Alright, so we’ve all had this conversation about food.  I’m now going to sneak in two more examples that are far more “serious”

  • Person A: The car has a flat tire.
  • Person B: We should take it to [TirePlace]
  • Person A: The tire is already flat, we’d have to have it towed.
  • Person B: Ok. What do you think we should do?
  • Person A: I was hoping you had an idea.
  • Person B: Well, can we put on the doughnut?
  • Person A: I don’t have a doughnut.
  • Person B: Then I guess you’ll have to get it towed.
  • Person A: We can’t afford that.

Is anyone else feeling their butt clench again?

  • Person A: The car has a flat tire.
  • Person B: We should take it to [TirePlace]
  • Person A: The tire is already flat, we’d have to have it towed.
  • Person B: Ok. What do you think we should do?
  • Person A: I’m really worried how much that costs. Can I use the doughnut from your car?

Person A took a risk.  This might be the wrong size and Person B may not want to risk their own tires. They might not have doughnut (this is apparently a new trend where cars don’t have doughnuts?!?) between the two cars.  BUT – Person A is being an active participant.  They aren’t just passively saying “No. No. No.”  Can you see/feel the difference?  In one of them Person B is having to come up with all the solutions & options and …. they bear all the stress while Person A shoots them down over and over and over.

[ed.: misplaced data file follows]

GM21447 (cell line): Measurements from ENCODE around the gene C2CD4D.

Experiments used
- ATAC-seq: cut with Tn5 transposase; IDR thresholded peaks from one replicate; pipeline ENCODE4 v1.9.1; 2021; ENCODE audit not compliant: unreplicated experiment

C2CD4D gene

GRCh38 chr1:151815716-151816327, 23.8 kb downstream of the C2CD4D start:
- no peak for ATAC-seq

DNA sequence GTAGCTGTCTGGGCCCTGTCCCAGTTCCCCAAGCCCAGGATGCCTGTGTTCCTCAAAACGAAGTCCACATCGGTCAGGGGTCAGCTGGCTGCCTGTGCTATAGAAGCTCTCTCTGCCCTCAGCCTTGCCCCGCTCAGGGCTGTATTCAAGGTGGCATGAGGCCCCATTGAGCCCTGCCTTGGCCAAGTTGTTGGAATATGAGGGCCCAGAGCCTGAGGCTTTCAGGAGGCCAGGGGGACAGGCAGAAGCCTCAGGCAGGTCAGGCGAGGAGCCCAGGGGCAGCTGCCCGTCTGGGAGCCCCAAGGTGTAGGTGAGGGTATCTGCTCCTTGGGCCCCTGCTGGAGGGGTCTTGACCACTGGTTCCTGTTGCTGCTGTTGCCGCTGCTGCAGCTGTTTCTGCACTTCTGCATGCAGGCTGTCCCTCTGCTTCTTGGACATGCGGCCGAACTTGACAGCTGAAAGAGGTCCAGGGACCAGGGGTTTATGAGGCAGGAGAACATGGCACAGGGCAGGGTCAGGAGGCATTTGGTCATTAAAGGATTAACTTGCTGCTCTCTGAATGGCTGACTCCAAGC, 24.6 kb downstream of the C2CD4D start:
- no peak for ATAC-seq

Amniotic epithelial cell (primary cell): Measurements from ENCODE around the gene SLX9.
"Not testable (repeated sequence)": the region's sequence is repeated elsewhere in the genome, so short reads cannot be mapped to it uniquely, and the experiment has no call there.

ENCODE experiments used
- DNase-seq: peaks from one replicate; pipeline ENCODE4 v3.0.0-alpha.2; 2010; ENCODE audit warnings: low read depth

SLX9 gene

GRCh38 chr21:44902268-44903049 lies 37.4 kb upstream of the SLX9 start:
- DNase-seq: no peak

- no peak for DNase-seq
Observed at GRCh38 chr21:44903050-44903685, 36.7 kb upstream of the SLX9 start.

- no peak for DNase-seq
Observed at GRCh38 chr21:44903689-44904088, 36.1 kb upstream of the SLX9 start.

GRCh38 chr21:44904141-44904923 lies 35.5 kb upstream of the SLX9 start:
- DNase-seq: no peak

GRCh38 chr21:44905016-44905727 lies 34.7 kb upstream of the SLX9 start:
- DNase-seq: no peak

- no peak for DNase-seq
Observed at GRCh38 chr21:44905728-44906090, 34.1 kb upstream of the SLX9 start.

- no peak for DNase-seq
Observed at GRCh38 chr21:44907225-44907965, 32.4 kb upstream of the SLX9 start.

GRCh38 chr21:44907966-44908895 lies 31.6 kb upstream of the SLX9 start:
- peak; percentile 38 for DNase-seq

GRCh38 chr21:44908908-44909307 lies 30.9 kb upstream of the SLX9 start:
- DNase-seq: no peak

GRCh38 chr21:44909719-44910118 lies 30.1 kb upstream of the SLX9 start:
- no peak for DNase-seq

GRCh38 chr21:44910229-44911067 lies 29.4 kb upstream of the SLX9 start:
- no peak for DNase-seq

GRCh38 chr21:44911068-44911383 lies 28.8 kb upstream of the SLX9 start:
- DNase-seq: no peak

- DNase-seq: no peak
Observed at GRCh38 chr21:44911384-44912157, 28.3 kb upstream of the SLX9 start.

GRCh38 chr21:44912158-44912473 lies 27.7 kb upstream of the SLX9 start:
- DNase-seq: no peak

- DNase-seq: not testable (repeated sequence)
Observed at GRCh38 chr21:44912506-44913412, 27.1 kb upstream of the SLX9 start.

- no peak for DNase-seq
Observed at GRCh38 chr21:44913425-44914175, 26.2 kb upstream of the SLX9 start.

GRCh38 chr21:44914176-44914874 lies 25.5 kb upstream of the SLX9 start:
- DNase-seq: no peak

Manners is defined “as a way of doing, being done, or happening; mode of action, occurrence, etc.”  What way are you doing?  Because DOING is manners.  A mode of action, not passively shooting down others.

When you step into any argument where two people agree on a point (something is “broken”) but can’t agree on a solution; listen. Are both people putting forward options or does one side like to shoot down all the options because although they technically agree that they hate the status quo; the idea of “winning” or “being right” or “:proving the other guy wrong” is actually more important.  And then think about the last example. When the person finally can just ask for what they really want – that risk of rejection.  It takes courage. It takes courage to ask a girl out instead of claiming “friendzoned” and it takes courage to tell people you want to strip-mine their land.  You might get rejected.  But it’s still the right thing to do.